A time constraint is also put in place. It states the following: If nothing further happens, both parties get their 0.5 BTC back at an arbitrary, future point—for instance, 30 days from when the address is set up. This situation prevents one party from vanishing, which would leave the other with permanently locked-up funds.
Cat & Dog exchange these incomplete transactions with each other over the net. Now, if Cat wishes to back out, she only needs her signature on the incomplete transaction from Dog, stating that 0.5 BTC should be sent back to her. She then broadcasts the complete transaction to the miners.
The addition of Cat’s sig validates the transaction, and causes it to be executed. The result is that Cat gets her 0.5 BTC back. Likewise, Dog can cancel the channel out in the same manner.
The only asymmetry here is that whoever adds their signature to the other’s incomplete transaction will have to wait for 1,000 blocks (or about a week) before their funds are returned. However, their counterparty’s funds will be returned immediately. This delay discourages unnecessary cancellations and prevents cheating.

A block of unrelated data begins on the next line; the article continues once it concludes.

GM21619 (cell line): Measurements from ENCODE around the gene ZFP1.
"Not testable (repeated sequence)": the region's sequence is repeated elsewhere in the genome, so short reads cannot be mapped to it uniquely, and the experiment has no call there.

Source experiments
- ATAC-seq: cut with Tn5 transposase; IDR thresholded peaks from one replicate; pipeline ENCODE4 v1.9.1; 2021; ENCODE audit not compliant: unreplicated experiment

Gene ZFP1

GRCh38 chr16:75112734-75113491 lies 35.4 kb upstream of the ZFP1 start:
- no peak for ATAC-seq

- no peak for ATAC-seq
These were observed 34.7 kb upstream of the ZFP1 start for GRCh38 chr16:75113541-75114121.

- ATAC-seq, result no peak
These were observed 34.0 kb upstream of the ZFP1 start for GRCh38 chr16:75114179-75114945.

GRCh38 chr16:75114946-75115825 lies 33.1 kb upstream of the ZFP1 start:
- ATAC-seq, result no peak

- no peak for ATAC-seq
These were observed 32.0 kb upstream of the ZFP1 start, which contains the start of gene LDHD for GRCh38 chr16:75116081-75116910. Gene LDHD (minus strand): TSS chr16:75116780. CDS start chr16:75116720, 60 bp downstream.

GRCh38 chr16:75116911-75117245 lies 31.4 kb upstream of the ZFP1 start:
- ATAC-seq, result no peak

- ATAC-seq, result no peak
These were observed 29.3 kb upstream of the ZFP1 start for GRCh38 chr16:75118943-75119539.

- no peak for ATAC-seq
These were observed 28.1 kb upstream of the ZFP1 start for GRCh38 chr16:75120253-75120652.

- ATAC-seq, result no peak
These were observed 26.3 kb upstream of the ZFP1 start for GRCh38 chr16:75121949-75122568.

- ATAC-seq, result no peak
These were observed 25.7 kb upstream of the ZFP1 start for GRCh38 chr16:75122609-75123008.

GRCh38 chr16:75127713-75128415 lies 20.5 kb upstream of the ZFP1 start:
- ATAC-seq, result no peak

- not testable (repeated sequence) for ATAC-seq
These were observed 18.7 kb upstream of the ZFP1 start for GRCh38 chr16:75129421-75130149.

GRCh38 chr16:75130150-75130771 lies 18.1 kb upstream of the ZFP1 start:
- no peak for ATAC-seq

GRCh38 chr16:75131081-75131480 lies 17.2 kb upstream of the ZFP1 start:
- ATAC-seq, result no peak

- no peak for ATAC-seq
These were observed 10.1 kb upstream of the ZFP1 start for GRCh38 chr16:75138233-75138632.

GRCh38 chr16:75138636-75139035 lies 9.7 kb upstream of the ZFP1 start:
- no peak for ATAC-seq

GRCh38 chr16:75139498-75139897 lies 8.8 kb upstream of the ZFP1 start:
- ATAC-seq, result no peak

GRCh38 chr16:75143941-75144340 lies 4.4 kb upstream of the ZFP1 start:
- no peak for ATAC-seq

Step 3: Exchanging
Let’s say that Dog wins the first round of chess. The stakes were 0.1 BTC per game. To reflect the updated state of their account, both parties create a new, incomplete transaction. It says that of the 1 BTC total, Dog now owns 0.6 BTC, and Cat owns 0.4 BTC. This new contract is set to expire in 29 days, so it’ll execute before the original contract’s 30 days.
This fresh exchange of incomplete transactions permanently cancels out the initial, establishing exchange (which declares an equal balance of 0.5 BTC on each side). This exchange is achieved by each party, who also signs and exchanges a fraud-protection proof. This proof states the following: Should either attempt to broadcast an outdated or falsified version of the channel’s balance of funds, the entire balance will be paid to their counterparty.
For instance, Cat gets sneaky and broadcasts the old 0.5 BTC. Then she establishes a channel state to wipe out her 0.1 BTC loss. Then Dog has one week to notice Cat’s cheating. Dog can disprove Cat’s fraud, simply by showing miners the most recent (0.6 / 0.4 BTC) transactions. Remember that Cat has signed her copy, so there’s no way that she can deny it…
Dog will then be awarded the full 1 BTC, and Cat will lose all her remaining money. Anyone else observing the matter may also catch Cat out, and receive a small bounty from the total balance for doing so.